Although few Esports titles feature foul language, as it diminishes the feasibility of tournaments and publishers securing broadcasting rights, most Esports titles feature online chat boxes or chat functionality.
While the purpose of these chat features is to promote cooperation between players, it may also expose children to foul language that was not intended by the developers, meaning you may not be aware of this exposure despite the game being rated as appropriate for children.
Further to the above, some Esports games are known for having “toxic” online communities, meaning instances of cyberbullying are possible.
9. Esports Can Be Addictive
Because Esports are constantly changing and evolving, many top Esports players play about eight hours a day.
Consequently, children wanting to emulate their favorite professional players or who want to remain at the top of online leaderboards may engage in lengthy gaming sessions at the expense of school work, socializing, exercise, etc.
Therefore, it is vital that you encourage balance in your children’s lives and closely monitor their screen time to avoid the possibility of your child developing an addiction to video games and/or Esports content.
10. Esports Can Be Stressful
Because Esports are competitive games that often feature teams of players competing against other teams of players, there can be a lot of pressure to succeed. Failure to play well may expose your child to verbal abuse online or a feeling of worthlessness.
Thus, it is essential to constantly remind your children that Esports should just be enjoyed as a fun hobby and not taken too seriously.
11. Esports Can Promote Sportsmanship
In an attempt to improve their mainstream image and to improve the experiences for players/fans, numerous Esports developers and organizations have in-game systems to promote positive behavior and denounce improper conduct.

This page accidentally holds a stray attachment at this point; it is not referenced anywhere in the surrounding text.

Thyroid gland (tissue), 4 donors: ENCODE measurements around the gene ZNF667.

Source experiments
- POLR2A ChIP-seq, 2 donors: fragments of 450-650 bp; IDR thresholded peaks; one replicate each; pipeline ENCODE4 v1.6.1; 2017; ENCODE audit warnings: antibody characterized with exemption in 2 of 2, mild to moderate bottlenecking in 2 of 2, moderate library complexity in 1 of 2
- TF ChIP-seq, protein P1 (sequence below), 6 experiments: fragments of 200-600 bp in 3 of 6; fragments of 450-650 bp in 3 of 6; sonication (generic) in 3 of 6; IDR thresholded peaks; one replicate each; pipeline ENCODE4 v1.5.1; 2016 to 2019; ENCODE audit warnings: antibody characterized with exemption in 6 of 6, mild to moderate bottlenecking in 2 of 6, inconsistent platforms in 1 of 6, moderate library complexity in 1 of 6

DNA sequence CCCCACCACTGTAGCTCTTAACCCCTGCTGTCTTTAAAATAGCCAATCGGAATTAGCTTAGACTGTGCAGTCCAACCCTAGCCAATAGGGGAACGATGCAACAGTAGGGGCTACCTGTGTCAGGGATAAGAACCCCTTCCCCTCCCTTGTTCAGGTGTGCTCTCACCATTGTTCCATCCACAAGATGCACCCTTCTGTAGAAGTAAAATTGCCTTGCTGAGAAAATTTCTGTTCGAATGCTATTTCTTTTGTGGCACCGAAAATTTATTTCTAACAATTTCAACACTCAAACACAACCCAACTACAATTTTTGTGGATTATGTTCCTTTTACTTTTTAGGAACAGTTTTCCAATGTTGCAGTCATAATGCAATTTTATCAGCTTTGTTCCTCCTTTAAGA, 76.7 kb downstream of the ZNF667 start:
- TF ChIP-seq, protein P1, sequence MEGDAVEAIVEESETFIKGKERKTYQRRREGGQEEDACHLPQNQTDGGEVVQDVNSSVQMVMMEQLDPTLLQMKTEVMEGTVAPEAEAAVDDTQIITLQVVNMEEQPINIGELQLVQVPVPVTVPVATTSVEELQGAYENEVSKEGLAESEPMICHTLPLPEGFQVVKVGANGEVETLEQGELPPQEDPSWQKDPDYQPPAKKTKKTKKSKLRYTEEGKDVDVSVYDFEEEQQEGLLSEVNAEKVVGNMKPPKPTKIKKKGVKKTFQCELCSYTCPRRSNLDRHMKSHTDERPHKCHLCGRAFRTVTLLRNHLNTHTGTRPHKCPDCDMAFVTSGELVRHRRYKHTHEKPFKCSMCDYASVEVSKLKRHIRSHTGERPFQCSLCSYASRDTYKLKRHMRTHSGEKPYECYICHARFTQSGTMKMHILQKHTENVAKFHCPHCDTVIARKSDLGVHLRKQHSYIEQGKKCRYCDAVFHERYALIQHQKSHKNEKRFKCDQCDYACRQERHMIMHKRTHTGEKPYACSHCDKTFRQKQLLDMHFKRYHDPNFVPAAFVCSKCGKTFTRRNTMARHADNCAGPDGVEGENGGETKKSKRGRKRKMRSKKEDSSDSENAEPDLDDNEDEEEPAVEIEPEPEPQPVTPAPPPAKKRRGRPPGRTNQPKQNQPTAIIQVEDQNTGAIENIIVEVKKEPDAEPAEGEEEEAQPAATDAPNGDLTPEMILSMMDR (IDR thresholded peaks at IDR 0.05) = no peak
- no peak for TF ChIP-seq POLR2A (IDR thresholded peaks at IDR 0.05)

Similar to how traditional sports promote sportsmanship, Esports can teach children about sportsmanship and be supportive of others.
12. Esports Provide Career Opportunities
E-sports are a viable career path for people to follow.
Although the top earners in e-sports are professional athletes, there are also various roles one can follow to enjoy a career in e-sports, such as streaming, casting, production, and/or marketing.
Therefore, you should monitor the Esports content your child consumes and spend time getting to know what excited them about their hobby, as this is an excellent way of helping them to choose career paths later in life!
13. Esports Can Teach Children Practical Skills
Although different Esports titles require different skills, many titles offer some of the following benefits to children:
- Improved hand-eye coordination,
- Basic arithmetic skills,
- Improved communication skills,
- Improved problem-solving,
- Improves spatial awareness.
14. Esports Are A Flexible Way To Play Alone Or With Others
Many Esports like League of Legends and Counter-Strike involve teams working together to secure objectives and achieve victory. These Esports are best suited for extroverted children who enjoy working/playing with others!
However, many other Esports titles, mainly in the fighting and real-time strategy genres, allow players to play by themselves. These games are better suited to children who prefer developing individual strategies and competing in one vs. one matches.
15. Esports Improve Communication Skills
Because many Esports titles require communication between teammates, they are an excellent way to build children’s confidence and improve their communication skills. Furthermore, the community around different Esports allows people to make friends with like-minded people.
It is also a unique method of introducing children to celebrity figures or fellow fans/players across the globe. Thus, providing a platform to learn about different cultures, beliefs, and languages.
In conclusion, Esports is an excellent platform for children to develop a fun and constructive hobby, provided that they have parental oversight to reduce the risks associated with exposure to harmful content and addiction.